The Goddess

The Garden In Ancient Egypt

 

 

While the roots of the idea of the tree goddess go back to the Pyramid Texts (Billing 2002), depictions were not common until the New Kingdom, the first example being in the tomb of Tuthmosis III. You can see another scene of a tree goddess on the 21st Dynasty coffin on display in The House of Death. Usually the goddess is Nut or more 


as the general word for ‘tree’). Often the goddess is showing pouring out refreshing liquid into the hands of the deceased while their ba (in the form of a bird with human head) stands close by or flutters in the branches.


Nut the sky goddess was the most common tree goddess. 


I am Nut, I have come to thee bringing thee gifts. Thou sittest under me and coolest thyself under me and coolest thyself under my branches. I allow thee to imbibe of my milk and to live and to have nourishment of my two breasts; for joy and health are in them…Thy mother provides thee with life. She sets thee within her womb wherein she conceives….


 From the tomb of Kenamun quoted from Alix Wilkinson The Garden In Ancient Egypt


William Blake:
The Good and Evil Angels

Hathor is the tree goddess of Memphis and is often known as ‘Lady of the sycamore’. According to a New Kingdom story, as ‘Lady of the Sycamore’, she heals the eye of Horus with milk from a gazelle. The juice from the fruit and leaves was milky white and was known by the Egyptians as ‘milk of the sycamore’. It was used to heal wounds and abscesses. Sycamore leaves were used as funerary amulets.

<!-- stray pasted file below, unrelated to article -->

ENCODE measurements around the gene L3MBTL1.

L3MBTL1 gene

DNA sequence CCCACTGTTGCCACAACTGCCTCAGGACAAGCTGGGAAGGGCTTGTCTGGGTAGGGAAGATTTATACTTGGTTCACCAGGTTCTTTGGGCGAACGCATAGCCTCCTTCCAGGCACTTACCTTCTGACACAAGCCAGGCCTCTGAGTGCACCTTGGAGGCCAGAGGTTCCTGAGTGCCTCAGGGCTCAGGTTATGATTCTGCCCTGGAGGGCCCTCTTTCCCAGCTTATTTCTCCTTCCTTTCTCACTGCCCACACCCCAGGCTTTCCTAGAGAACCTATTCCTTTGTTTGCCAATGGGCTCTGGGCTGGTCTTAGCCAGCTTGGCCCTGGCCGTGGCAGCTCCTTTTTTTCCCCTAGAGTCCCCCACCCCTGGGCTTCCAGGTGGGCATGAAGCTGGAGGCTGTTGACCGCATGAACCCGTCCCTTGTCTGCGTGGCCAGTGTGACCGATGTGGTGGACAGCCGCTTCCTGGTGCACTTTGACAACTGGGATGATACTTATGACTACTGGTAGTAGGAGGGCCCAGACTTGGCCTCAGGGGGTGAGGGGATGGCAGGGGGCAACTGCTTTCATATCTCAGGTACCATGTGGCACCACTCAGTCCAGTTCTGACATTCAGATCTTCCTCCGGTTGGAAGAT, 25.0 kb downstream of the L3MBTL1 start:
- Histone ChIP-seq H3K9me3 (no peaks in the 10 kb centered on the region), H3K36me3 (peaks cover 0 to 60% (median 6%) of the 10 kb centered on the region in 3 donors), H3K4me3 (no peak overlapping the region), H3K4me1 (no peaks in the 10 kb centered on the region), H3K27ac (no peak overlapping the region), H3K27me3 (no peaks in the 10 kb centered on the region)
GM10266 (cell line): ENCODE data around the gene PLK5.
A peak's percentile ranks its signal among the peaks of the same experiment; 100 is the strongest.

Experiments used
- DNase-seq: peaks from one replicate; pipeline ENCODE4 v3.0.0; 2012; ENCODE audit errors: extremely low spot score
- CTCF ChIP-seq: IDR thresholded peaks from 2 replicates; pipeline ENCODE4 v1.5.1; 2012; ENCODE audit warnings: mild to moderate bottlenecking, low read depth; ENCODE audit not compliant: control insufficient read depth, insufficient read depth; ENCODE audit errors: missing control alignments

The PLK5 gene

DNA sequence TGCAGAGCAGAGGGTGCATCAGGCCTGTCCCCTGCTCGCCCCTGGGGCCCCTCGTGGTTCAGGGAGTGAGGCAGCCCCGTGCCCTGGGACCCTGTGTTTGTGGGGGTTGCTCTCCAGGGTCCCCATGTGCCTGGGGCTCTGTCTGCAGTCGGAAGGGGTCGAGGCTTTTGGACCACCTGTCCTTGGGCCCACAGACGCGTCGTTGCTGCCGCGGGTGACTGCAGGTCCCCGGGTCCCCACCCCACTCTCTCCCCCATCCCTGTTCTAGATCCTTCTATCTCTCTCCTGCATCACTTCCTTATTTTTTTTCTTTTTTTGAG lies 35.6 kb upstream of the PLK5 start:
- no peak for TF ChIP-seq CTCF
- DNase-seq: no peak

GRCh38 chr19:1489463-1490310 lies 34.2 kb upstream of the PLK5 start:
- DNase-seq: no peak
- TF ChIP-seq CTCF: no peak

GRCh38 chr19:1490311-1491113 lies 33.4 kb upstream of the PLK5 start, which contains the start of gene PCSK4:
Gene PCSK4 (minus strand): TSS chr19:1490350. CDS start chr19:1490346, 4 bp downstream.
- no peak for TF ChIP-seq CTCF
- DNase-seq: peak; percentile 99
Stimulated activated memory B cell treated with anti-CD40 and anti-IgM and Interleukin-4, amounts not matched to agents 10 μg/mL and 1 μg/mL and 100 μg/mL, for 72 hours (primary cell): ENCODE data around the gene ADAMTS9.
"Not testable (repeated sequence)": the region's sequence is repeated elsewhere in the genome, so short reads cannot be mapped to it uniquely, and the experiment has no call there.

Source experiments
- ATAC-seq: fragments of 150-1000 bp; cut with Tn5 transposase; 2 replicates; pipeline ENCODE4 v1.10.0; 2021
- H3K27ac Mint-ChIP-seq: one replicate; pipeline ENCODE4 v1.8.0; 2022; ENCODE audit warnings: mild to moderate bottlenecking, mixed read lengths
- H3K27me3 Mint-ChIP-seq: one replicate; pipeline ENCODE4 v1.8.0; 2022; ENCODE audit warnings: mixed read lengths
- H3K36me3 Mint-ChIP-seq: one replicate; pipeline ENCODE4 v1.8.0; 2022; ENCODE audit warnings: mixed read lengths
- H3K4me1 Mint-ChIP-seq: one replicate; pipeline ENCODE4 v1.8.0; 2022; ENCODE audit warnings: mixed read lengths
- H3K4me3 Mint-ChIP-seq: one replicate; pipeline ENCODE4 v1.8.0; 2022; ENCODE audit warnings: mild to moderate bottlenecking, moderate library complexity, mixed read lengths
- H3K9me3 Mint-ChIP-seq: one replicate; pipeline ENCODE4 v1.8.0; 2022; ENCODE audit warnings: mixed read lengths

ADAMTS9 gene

Some representations show the tree in skeletal form from which the goddess rises. There was a long Memphite tradition of a bare sycamore tree in contrast to the fruit bearing tree. The Pyramid Texts describe a tree which shelters the deities with ‘branches dried up, its interior burnt’ Pyramid Text 1485. Moftah (1965: 40-47) and Hermsen (1981: 74-85) associate this bare tree with Hathor, ‘Lady of the Sycamore’, as the Giza necropolis goddess. Examples are discussed in Keel (1992: 86-87).


The tree goddess spell occurs in Chapter 59 of the Book of the Dead. Book of Dead Chapters 109 and 149 – twin ‘sycamores of turquoise’ stood at the eastern gate of heaven from which Re emerged every day. Sometimes such trees appear on New Kingdom tomb paintings with a young bull or calf emerging from them symbolising Re.


The Egypt Centre also holds a 21st Dynasty coffin which has a tree goddess symbol. In this the tree goddess labelled ‘Nut of the west’ stands apart from and in front of the tree and wears what appears to be a feather on her head (the sign is unclear).

http://www.egypt.swansea.ac.uk/index.php/events/82-ec490

 


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